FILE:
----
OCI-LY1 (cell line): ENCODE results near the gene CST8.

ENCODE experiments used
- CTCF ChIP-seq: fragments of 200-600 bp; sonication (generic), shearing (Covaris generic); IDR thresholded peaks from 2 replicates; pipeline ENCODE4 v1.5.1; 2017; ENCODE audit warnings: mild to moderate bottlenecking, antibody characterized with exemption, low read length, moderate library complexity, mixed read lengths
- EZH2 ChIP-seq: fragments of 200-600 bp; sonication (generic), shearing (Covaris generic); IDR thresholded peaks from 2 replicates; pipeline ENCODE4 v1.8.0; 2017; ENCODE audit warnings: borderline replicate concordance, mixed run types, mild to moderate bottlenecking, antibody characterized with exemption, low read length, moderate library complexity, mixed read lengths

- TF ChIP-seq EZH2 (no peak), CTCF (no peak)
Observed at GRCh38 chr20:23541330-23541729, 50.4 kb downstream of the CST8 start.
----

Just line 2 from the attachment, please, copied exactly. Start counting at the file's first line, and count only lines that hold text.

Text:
ENCODE experiments used